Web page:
Marine Fisheries News - Why Sharks are Special
Sharks are the top predators in our marine ecosystems. They are highly vulnerable to overfishing because they are long lived, slow to mature and produce fewer offspring compared with other fish. Sharks play an important role in our oceans by cleaning up dead and dying marine species.
How Many Sharks are Caught?
The estimated number of sharks and rays caught by recreational fishers during 2007-08 was 41 000. Of these, 32 000 (78%) were released and only 9 000 were retained. Sharks and rays are one of the main species caught by gillnetting although hook and line fishing is also common.
The main reason that sharks and rays tend to be released is because of the poorer eating qualities of some species such as dogfish and draughtboard shark. The other reason is that fishing rules in Shark Refuge Areas don’t allow sharks to be retained.
Catch and Possession Limits
There are size, possession and boat limits which apply when fishing for sharks. There are also restrictions on gear, fishing areas and the type of bait which can be used.
School and gummy sharks have a minimum legal size of 750mm or 450mm if headed and tailed. The combined possession limit is 2 sharks.
There is a boat limit of 5 sharks and rays combined including school and gummy sharks but excluding elephantfish. Elephantfish are not included in the boat limit but still have a possession limit of 2 per person.
Sharks are often caught using hooks either with a rod and line or a set line. A set line is either a longline or a dropline with up to 30 hooks attached which can be left unattended. Set lines are not permitted in Shark Refuge Areas. People possessing or using set lines must have a recreational sea fishing licence specifying set lines.
Be aware that although you are allowed to use up to 30 hooks on a set line, the more hooks you use, the more likely you are to potentially exceed your bag limit and waste fish. Remember that you are responsible for what you catch, so try to limit the number of hooks on your line if there is a risk of overcatching.
Only one set line may be used by a licence holder, however in waters of more than 150 metres depth, more than three licence holders can join their lines together provided no person uses more than 30 hooks and no more than 90 hooks are used on the line. Also, no more than 120 hooks can be set and no more than 4 set lines may be on a vessel.
Licence holders using set lines must be present when the line is set and retrieved. Both longlines and droplines should be clearly marked with your licence number and the letters “LL” for longline and “DL” for dropline on the marker buoys. The buoys used must be at least 195cm in diameter.
Shark Finning Rules
When catching and retaining sharks in Tasmania, you must leave the following fins attached until you have landed them.
The dorsal and pectoral fins must remain attached to all shark until they are landed. You can remove some other fins to assist with bleeding. If you remove the head of a school or gummy shark, then it must measure at least 450mm from the back of the gill slit to the start of the tail.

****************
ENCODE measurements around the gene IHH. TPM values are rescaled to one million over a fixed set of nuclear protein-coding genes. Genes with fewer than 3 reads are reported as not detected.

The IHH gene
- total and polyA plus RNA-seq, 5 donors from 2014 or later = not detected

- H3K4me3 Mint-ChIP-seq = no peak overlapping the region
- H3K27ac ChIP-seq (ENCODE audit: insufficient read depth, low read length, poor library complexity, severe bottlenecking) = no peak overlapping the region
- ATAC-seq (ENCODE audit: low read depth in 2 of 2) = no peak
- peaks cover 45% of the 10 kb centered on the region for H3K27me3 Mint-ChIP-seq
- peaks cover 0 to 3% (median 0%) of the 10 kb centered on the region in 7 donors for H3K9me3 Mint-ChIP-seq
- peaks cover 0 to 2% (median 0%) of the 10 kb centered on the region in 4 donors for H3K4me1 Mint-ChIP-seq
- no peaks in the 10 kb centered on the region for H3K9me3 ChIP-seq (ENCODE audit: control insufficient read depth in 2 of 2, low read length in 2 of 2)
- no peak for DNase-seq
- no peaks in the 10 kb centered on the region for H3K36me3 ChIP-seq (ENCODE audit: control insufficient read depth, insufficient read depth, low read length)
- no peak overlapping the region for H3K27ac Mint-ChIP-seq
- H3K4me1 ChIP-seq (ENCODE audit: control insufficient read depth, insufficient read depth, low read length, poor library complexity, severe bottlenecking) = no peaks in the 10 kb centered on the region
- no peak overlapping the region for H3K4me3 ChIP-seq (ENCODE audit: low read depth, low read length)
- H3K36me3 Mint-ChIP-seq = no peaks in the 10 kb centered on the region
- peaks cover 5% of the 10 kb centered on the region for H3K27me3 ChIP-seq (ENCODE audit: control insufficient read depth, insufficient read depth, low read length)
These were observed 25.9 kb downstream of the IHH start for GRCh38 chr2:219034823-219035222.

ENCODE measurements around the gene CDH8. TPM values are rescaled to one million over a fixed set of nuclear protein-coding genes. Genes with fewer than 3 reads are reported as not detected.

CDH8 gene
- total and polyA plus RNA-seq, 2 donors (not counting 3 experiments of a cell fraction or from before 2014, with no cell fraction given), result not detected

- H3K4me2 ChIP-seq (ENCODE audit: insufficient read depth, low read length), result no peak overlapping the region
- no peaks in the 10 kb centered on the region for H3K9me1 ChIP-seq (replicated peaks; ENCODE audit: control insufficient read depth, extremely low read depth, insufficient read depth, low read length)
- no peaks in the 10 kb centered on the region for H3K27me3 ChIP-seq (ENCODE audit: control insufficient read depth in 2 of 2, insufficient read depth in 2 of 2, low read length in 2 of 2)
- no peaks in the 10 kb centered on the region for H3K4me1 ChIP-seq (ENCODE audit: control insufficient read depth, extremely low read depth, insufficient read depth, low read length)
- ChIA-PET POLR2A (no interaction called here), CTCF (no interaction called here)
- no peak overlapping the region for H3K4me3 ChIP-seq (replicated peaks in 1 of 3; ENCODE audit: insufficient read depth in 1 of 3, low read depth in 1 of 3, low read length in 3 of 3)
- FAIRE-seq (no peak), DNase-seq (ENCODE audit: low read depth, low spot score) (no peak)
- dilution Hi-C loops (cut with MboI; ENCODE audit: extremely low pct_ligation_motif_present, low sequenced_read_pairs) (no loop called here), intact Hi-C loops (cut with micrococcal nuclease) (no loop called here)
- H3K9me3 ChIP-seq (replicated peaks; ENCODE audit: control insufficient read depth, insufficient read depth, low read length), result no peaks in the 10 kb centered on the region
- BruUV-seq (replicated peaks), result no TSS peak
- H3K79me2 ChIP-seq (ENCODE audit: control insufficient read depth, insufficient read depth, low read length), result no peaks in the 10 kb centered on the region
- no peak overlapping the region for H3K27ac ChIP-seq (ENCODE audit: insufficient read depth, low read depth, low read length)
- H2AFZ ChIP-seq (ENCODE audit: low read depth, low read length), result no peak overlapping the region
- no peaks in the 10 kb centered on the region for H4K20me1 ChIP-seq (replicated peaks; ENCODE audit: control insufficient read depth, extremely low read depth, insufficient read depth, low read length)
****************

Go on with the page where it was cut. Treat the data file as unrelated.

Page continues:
These rules about shark finning were introduced to abide by international agreements to help prevent the illegal trade in valuable shark fins and to ensure that sharks are handled responsibly. The rules apply to all recreational and commercial fishers.
When cleaning your catch, be mindful of fish waste and how you dispose of it. Shark heads and frames take some time to decompose so dispose of them in a responsible manner either by returning them to deeper water or at an appropriate refuse disposal area.
Shark Refuge Areas
Shark Refuge Areas have been set aside in Tasmanian waters to protect sharks, particularly school and gummy sharks. Fishing is restricted in these sheltered habitats so sharks can breed and raise their young.
No shark, skate or ray other than elephantfish can be taken in Shark Refuge Areas and recreational fishing gear restrictions apply. The use of set lines and mullet nets is prohibited and where permitted, gillnets may only be set for up to 2 hours.
Key coastal embayments in Tasmania with known important habitat critical to the breeding of sharks and rays which have been declared as Shark
Refuge Areas are:
• Port Sorell
• River Tamar
• Georges Bay
• Great Oyster Bay
• East Coast Waters (between Seaford Pt and Cape Bougainville)
• Mercury Passage
• Blackman Bay
• Pitt Water
• Frederick Henry and Norfolk Bay
• Derwent River
• D’Entrecasteaux Channel
Whilst there are no declared Shark Refuge Areas in the North West, there are a number of bays that may be important for breeding, so it’s important that you fish responsibly. Stick to the size and possession limit and consider the gear that you use.
Protected Sharks and Rays
The following sharks and rays are protected: White Shark (known as Great White or White Pointer Shark), Maugean Skate, Grey Nurse Shark, Megamouth Shark and Whale and Basking Sharks. If encountered, they must be returned to the water.